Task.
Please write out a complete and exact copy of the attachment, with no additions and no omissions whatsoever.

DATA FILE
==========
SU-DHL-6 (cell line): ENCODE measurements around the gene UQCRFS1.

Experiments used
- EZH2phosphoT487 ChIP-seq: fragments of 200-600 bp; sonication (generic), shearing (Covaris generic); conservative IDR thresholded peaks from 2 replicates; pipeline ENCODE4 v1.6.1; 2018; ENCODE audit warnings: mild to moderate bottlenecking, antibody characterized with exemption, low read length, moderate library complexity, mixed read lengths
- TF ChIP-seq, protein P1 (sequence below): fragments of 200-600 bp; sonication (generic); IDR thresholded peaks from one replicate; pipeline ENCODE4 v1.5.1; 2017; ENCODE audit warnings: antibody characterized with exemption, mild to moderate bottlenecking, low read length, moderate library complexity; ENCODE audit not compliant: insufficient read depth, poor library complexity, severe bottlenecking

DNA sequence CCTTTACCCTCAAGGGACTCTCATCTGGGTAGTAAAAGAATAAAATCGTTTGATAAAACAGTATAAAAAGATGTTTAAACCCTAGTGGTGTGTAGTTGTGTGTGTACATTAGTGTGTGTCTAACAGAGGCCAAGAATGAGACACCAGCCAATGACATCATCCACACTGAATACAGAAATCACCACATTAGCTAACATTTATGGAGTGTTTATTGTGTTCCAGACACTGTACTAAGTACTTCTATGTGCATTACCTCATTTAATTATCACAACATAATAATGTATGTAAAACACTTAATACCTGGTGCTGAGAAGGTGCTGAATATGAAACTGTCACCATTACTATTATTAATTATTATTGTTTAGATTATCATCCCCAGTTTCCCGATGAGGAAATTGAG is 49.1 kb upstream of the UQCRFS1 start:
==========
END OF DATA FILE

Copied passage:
SU-DHL-6 (cell line): ENCODE measurements around the gene UQCRFS1.

Experiments used
- EZH2phosphoT487 ChIP-seq: fragments of 200-600 bp; sonication (generic), shearing (Covaris generic); conservative IDR thresholded peaks from 2 replicates; pipeline ENCODE4 v1.6.1; 2018; ENCODE audit warnings: mild to moderate bottlenecking, antibody characterized with exemption, low read length, moderate library complexity, mixed read lengths
- TF ChIP-seq, protein P1 (sequence below): fragments of 200-600 bp; sonication (generic); IDR thresholded peaks from one replicate; pipeline ENCODE4 v1.5.1; 2017; ENCODE audit warnings: antibody characterized with exemption, mild to moderate bottlenecking, low read length, moderate library complexity; ENCODE audit not compliant: insufficient read depth, poor library complexity, severe bottlenecking

DNA sequence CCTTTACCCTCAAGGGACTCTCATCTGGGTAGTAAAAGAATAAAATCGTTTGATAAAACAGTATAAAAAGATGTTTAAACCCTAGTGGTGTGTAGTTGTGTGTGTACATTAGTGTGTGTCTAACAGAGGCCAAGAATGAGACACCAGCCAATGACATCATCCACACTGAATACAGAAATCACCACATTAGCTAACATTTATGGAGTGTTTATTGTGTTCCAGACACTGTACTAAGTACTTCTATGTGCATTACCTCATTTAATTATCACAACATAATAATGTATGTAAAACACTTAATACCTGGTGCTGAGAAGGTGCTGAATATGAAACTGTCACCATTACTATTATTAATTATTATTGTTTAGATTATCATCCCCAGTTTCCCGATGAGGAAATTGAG is 49.1 kb upstream of the UQCRFS1 start: